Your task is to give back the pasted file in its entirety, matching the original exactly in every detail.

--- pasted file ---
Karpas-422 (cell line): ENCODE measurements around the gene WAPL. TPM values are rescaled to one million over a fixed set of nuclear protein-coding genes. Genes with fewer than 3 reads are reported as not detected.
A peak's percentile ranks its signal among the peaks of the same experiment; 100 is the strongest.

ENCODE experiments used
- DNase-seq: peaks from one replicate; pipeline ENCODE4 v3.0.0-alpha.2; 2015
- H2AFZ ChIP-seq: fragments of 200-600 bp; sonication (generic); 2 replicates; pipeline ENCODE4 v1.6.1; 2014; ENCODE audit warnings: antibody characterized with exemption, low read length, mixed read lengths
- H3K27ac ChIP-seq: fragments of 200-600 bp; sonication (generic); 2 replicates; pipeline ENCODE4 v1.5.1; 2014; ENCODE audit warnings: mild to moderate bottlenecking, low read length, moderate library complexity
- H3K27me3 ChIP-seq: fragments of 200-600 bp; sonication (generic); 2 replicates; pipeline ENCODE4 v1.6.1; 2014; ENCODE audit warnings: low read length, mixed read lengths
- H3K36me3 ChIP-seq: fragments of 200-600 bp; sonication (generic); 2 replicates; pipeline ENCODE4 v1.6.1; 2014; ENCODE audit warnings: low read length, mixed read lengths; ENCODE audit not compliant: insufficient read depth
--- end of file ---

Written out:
Karpas-422 (cell line): ENCODE measurements around the gene WAPL. TPM values are rescaled to one million over a fixed set of nuclear protein-coding genes. Genes with fewer than 3 reads are reported as not detected.
A peak's percentile ranks its signal among the peaks of the same experiment; 100 is the strongest.

ENCODE experiments used
- DNase-seq: peaks from one replicate; pipeline ENCODE4 v3.0.0-alpha.2; 2015
- H2AFZ ChIP-seq: fragments of 200-600 bp; sonication (generic); 2 replicates; pipeline ENCODE4 v1.6.1; 2014; ENCODE audit warnings: antibody characterized with exemption, low read length, mixed read lengths
- H3K27ac ChIP-seq: fragments of 200-600 bp; sonication (generic); 2 replicates; pipeline ENCODE4 v1.5.1; 2014; ENCODE audit warnings: mild to moderate bottlenecking, low read length, moderate library complexity
- H3K27me3 ChIP-seq: fragments of 200-600 bp; sonication (generic); 2 replicates; pipeline ENCODE4 v1.6.1; 2014; ENCODE audit warnings: low read length, mixed read lengths
- H3K36me3 ChIP-seq: fragments of 200-600 bp; sonication (generic); 2 replicates; pipeline ENCODE4 v1.6.1; 2014; ENCODE audit warnings: low read length, mixed read lengths; ENCODE audit not compliant: insufficient read depth